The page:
By Steve LaMontia, Director of Communications
Bob O’Neill is a 63-year-old institution in New York, as is the community of Baldwin. Why is this important, you ask? Because Bob is the architect and headmaster of the Baldwin Orioles, a staple of the Long Island MSBL since 1991. They have always been the Orioles and always associated with Baldwin.
“I played college ball at Fordham way back then and a bunch of us played in a different baseball league after college,” said Bob. “We played for a while and then tried softball but decided we had to go back to baseball. I saw the initial Sports Illustrated article with Steve Sigler and we decided to give it a try. We may be the longest continual team in the country!”
When you consider they have been the same team with the same name for 33 years, he may be right. The true beauty of the Orioles and their association with the Long Island MSBL is that they aren’t in it for the ring or trophy. In fact, they have never won their division in the league.
“We play in the 55-over division now but aren’t doing too well,” O’Neill continued. “But our team philosophy over the years is that if you have come to play, you play. Everyone hits. There are 17 of us and if everyone shows up, which is rare, they all play and hit. We are there to play and be together, not just win.”
Bob has been running the team since the beginning and used to pitch in college but is more of an outfielder now with only an occasional inning on the mound. Being a New York native, I had to ask why they became the Orioles, of all teams.
“We liked the uniforms.”
Were there any fond memories of the days when baseball was everything in his life while growing up?
“In high school, I played on a traveling town team and pitched against Frank Viola and actually won the game 1-0! We were both seniors and he went to St. Johns so we continued competing in college. I guess you could say that his career took a little different turn than mine. But I still managed a free education out of it all.”
Bob has been with the New York Life Insurance Company for the past 38 years so I would say that he also landed on his feet, though he said he is retiring this year. He is married to Jean and they have a son Eric, who is 25 years old.
“Eric was a baseball and basketball guy in high school and played club baseball in college. We may have to check out a future appearance in the Father/Son division of the MSBL World Series.”
I asked Bob if there are any other members of the Orioles who have seen all of the years on the team since 1991.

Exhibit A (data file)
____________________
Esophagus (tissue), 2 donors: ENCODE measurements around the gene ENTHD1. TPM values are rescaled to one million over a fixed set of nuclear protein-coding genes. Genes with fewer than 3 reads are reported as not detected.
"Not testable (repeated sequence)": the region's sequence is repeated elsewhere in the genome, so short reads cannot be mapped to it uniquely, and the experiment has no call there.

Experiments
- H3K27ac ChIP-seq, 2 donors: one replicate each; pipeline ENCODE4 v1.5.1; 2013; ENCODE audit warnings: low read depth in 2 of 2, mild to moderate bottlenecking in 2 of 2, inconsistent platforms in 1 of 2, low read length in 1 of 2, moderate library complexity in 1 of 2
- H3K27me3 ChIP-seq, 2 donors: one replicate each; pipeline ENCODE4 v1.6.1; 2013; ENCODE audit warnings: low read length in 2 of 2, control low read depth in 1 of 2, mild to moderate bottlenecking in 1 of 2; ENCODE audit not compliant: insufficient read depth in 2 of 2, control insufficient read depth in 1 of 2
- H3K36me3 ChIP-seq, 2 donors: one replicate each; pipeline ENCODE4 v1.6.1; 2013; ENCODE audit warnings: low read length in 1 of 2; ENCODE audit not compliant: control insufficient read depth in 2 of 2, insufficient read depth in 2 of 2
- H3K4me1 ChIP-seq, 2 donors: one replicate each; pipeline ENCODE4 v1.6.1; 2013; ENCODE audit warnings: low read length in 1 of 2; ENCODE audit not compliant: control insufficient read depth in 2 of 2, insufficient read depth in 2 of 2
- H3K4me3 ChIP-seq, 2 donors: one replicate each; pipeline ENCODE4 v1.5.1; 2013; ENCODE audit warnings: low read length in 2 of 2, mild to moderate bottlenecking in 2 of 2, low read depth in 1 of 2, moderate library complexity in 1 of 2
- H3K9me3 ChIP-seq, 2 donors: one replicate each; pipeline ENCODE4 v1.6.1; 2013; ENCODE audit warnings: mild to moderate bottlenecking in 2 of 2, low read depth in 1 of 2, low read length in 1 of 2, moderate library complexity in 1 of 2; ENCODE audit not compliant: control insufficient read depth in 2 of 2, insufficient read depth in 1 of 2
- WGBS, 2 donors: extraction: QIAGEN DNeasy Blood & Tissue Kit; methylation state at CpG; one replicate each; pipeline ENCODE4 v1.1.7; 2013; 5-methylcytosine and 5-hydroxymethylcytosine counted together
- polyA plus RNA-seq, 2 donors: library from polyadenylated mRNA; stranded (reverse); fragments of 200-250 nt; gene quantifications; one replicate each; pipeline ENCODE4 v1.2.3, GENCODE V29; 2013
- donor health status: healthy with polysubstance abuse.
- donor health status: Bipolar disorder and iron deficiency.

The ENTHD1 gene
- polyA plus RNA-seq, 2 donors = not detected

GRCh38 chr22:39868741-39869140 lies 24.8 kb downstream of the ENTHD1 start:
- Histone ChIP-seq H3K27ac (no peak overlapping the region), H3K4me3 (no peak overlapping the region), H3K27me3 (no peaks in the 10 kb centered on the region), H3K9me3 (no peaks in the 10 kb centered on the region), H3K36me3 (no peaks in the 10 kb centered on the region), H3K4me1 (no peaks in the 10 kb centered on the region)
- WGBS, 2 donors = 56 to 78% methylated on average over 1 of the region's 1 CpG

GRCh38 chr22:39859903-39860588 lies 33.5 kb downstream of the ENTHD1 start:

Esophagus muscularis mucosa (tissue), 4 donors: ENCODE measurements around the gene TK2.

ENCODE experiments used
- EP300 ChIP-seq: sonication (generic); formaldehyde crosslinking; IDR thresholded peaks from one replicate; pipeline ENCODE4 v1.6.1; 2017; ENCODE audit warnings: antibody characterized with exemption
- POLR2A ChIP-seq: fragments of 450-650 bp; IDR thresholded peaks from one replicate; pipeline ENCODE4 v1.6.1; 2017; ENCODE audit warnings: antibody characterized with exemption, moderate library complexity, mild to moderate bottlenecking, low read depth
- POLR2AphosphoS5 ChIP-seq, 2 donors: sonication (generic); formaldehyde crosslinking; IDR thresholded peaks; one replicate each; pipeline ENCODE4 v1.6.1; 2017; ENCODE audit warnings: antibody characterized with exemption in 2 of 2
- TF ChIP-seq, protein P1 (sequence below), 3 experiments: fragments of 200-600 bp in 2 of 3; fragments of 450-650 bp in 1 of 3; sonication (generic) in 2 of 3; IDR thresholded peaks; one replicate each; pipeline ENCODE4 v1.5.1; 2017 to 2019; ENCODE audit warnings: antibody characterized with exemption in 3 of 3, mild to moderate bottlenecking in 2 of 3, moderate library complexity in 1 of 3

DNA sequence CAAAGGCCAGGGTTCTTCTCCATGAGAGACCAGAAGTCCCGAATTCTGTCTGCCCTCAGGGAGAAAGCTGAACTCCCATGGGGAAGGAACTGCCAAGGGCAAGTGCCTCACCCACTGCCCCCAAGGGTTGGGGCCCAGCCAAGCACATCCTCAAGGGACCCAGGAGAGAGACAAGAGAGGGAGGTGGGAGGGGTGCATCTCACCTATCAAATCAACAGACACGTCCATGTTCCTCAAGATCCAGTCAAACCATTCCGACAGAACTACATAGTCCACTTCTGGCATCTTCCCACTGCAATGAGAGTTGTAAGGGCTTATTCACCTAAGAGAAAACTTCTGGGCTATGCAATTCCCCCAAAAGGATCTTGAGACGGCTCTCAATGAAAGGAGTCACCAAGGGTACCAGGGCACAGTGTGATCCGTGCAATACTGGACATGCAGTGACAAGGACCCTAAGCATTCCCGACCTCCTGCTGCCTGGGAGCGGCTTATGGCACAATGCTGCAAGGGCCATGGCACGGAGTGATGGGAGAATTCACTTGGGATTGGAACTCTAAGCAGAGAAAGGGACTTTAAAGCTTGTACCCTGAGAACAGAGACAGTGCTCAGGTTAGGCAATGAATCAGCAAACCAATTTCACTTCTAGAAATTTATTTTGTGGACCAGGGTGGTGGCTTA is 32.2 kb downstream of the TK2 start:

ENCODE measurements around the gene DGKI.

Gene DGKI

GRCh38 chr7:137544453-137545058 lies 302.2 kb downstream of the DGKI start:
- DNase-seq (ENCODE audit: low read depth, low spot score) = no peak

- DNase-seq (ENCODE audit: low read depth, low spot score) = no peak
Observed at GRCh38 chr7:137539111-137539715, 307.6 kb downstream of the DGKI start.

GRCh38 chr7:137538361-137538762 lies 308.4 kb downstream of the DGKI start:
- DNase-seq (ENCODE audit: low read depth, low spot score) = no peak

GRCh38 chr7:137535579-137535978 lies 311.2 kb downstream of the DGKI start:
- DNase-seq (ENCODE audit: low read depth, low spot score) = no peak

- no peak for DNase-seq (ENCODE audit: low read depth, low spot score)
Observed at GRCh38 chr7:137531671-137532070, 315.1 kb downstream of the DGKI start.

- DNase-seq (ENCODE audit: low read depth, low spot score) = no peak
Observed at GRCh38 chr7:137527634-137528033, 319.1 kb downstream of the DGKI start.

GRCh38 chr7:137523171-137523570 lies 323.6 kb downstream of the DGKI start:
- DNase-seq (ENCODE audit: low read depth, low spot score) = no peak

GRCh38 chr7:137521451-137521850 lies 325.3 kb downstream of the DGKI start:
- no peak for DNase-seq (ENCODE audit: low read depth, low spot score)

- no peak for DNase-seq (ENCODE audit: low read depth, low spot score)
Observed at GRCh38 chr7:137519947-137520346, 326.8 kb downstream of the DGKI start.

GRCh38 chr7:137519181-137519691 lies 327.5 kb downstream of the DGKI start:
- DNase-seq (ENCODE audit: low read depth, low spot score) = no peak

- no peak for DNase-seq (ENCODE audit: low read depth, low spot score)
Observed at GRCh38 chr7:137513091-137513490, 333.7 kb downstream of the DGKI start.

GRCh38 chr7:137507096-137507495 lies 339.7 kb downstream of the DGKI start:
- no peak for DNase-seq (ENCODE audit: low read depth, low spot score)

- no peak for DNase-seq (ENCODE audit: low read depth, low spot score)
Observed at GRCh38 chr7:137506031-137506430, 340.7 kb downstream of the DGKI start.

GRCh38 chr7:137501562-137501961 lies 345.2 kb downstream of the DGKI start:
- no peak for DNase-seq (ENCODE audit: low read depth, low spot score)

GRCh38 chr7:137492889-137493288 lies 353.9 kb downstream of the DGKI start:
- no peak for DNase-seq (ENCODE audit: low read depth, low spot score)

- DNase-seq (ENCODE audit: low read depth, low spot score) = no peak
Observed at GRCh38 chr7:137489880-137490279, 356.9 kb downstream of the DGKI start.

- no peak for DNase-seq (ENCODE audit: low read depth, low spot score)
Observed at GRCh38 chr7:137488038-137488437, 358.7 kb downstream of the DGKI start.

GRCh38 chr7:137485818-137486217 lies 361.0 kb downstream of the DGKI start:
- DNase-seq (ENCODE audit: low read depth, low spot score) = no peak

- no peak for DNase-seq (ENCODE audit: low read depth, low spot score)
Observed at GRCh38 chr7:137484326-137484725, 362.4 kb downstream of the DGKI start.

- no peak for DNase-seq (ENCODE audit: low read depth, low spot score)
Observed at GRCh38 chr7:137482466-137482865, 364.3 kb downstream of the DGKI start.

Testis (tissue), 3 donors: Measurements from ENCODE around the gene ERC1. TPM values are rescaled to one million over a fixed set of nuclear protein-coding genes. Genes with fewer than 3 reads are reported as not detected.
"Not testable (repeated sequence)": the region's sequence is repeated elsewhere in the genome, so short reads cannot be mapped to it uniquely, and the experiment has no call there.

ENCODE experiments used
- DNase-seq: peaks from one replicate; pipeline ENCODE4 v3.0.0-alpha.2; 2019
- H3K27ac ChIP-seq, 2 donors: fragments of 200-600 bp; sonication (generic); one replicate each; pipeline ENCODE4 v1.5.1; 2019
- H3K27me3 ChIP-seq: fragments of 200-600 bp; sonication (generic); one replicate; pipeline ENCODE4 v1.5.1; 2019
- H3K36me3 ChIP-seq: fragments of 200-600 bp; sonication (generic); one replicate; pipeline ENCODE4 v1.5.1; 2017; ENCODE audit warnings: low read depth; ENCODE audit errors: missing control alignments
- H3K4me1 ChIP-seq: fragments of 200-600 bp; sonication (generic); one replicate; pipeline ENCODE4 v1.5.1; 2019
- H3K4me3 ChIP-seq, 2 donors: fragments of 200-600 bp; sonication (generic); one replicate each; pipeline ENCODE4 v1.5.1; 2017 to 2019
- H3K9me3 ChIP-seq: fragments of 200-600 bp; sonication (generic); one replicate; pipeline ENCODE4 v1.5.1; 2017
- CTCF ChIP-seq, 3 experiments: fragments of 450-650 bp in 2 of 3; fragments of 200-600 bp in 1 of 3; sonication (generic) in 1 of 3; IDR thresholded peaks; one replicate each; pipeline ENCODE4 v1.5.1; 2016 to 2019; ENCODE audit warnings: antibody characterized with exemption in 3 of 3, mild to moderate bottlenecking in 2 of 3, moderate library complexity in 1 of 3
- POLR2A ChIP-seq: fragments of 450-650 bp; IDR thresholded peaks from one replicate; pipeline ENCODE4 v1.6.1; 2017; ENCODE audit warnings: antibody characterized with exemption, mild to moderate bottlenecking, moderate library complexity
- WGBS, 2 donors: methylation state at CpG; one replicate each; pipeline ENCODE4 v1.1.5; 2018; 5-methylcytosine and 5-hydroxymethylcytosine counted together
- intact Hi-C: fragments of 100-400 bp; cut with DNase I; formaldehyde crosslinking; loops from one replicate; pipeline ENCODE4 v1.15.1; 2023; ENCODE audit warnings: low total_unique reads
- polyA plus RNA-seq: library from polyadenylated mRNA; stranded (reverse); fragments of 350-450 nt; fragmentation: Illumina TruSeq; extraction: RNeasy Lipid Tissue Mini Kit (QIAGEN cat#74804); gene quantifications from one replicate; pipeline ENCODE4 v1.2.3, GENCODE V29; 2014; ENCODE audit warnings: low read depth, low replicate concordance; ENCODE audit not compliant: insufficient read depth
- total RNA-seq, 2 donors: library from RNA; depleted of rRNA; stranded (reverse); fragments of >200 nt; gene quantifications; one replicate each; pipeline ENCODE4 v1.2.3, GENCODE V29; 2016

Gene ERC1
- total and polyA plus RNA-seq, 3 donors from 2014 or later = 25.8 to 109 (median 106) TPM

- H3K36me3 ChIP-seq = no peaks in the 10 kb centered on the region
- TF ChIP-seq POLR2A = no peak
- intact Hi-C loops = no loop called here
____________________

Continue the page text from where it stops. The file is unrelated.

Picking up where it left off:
“There are four or five of us that have been together for the duration. My brother, Kevin O’Neill, Tom McGinley, and Skip Gehring – whom I have known since 1st grade, Jamie Clemente, and Mike Pisano – whom I have been playing ball with since we were 12. We were all Baldwin kids growing up.
However, over the years we lost two players. Jim ‘Doc’ Baker passed away in 2012 and Gene Batih died around 2019. He was also an original Baldwin boy.”
I always enjoy asking players and managers what they feel is the best thing about their leagues.
“It’s the camaraderie of not only teammates but all the managers. It all comes down to Steve and Brian (Sigler) allowing us to continue playing baseball. The Long Island MSBL is a great outlet to keep playing the game. We always figured when you were 22 years old, baseball was in the rear-view mirror. Then Steve created that 30-over concept and now it’s up to 80!”
Bob said they don’t go to national tournaments but enjoy participating at Cooperstown on the Hall of Fame field. In addition, the Orioles have participated in several Ron Hunt fundraiser events at the old Shea Stadium and subsequently at Brooklyn Cyclones Stadium in Coney Island.
“We did go to Las Vegas one year for a tournament but it is too hard to put together. Maybe we’ll get back there someday.”
Is there a favorite player of all time?
“Tom Seaver. He was a fantastic pitcher back in my day and I always tried to emulate him. I could never quite pull it off but you have to have goals, right?”
My final question of Bob was if there was a greatest baseball moment, either watching or playing.
“Just like everyone, I have had four hits in a game, maybe five RBI, and there are always days when you feel a lot better than other days, as it always comes and goes. I know those memories are there but I am not one with the time to ponder. I am a stickler for keeping team stats but not so much mine. I do know that it took me 30 years to get four home runs! But my greatest moment remains going to the ballpark and seeing everyone, win or lose. That is what keeps me going and smiling.”